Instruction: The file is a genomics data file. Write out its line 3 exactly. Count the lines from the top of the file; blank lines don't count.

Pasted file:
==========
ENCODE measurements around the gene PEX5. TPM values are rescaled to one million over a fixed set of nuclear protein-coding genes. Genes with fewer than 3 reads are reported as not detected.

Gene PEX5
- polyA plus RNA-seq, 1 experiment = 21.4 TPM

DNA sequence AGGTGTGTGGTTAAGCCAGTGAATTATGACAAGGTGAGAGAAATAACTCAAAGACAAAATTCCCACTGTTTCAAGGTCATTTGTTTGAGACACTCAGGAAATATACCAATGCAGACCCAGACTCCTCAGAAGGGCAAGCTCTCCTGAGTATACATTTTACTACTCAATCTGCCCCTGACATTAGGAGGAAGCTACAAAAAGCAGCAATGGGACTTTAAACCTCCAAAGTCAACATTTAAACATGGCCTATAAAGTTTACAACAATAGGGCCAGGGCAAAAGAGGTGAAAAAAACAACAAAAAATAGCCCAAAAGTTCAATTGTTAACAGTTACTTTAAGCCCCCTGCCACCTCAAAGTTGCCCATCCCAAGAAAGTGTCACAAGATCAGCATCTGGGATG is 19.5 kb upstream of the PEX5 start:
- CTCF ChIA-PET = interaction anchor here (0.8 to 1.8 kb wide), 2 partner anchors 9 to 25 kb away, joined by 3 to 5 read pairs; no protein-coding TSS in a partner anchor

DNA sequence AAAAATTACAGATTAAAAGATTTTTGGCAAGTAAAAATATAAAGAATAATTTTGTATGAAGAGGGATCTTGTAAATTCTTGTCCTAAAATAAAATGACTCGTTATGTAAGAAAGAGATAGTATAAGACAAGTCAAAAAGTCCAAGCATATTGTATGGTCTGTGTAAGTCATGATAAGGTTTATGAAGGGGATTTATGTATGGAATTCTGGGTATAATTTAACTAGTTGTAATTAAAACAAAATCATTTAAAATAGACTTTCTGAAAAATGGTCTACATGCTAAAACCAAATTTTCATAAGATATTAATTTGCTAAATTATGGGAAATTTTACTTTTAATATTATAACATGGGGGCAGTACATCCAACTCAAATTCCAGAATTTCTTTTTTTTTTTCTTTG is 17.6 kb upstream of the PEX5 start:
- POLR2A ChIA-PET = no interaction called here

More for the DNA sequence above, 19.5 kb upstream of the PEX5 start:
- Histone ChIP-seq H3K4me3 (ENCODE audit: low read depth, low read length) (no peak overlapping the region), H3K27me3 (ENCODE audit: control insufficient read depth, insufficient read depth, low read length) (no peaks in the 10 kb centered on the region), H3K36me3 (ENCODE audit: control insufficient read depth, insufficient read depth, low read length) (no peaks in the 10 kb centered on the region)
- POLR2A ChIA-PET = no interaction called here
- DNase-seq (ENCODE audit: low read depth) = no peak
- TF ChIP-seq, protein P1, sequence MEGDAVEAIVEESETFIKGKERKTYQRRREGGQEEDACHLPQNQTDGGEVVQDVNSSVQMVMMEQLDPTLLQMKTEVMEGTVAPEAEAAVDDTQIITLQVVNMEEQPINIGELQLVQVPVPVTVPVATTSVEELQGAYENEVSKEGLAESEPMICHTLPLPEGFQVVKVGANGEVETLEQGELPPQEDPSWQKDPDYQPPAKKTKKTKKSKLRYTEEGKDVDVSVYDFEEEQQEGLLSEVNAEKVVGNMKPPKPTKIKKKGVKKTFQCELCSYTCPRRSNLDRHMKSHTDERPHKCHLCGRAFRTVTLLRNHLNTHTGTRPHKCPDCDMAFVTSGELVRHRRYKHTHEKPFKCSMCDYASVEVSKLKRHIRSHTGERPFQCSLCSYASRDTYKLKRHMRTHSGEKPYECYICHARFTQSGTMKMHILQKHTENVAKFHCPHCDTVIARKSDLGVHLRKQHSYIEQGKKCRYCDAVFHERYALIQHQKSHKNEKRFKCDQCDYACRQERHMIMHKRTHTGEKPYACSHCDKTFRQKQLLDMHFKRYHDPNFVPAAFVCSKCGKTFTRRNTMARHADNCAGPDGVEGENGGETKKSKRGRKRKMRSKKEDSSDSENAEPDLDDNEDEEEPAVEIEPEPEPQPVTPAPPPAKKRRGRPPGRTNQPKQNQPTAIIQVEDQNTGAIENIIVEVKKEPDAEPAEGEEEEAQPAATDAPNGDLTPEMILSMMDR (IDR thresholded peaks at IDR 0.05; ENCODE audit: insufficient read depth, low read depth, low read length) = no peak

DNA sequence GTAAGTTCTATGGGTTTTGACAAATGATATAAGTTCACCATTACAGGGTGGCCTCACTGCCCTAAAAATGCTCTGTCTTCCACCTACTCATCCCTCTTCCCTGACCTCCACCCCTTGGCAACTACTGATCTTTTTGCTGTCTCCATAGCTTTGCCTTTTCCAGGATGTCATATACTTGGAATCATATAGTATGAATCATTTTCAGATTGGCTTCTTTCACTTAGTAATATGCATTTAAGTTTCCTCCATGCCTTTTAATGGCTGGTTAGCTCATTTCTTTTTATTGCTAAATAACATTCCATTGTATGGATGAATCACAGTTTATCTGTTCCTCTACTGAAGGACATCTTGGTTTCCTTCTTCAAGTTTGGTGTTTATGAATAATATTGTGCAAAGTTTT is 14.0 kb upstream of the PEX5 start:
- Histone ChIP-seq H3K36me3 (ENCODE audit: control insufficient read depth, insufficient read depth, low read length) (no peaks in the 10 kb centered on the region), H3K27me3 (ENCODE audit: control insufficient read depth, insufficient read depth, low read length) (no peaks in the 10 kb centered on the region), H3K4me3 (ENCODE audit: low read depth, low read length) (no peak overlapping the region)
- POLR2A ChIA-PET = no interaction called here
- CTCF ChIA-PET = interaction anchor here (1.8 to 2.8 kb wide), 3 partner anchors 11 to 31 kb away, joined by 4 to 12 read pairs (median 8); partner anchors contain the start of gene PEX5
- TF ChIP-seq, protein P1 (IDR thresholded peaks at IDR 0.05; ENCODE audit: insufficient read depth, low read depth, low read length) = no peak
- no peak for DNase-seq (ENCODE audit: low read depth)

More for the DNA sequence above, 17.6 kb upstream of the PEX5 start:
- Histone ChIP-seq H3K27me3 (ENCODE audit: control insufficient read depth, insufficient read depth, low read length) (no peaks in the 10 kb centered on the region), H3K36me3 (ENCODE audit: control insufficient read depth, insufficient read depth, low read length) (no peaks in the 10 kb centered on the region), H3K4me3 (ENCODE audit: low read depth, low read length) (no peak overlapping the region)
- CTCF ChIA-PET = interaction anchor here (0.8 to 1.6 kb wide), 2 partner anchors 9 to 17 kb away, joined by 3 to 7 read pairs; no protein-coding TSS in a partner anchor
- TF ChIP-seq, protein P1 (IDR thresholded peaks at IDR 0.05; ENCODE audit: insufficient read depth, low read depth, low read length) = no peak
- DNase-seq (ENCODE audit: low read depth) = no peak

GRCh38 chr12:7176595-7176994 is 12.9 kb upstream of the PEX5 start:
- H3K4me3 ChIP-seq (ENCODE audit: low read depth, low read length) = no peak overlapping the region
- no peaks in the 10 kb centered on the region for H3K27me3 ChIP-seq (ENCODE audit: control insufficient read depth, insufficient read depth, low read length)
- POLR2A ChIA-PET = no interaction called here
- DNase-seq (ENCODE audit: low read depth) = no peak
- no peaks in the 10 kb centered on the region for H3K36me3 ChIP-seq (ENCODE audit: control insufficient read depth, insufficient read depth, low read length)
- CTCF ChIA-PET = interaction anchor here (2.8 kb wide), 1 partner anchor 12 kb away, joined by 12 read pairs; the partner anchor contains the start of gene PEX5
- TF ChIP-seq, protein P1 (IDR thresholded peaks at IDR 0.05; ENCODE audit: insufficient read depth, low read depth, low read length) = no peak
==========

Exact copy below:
- polyA plus RNA-seq, 1 experiment = 21.4 TPM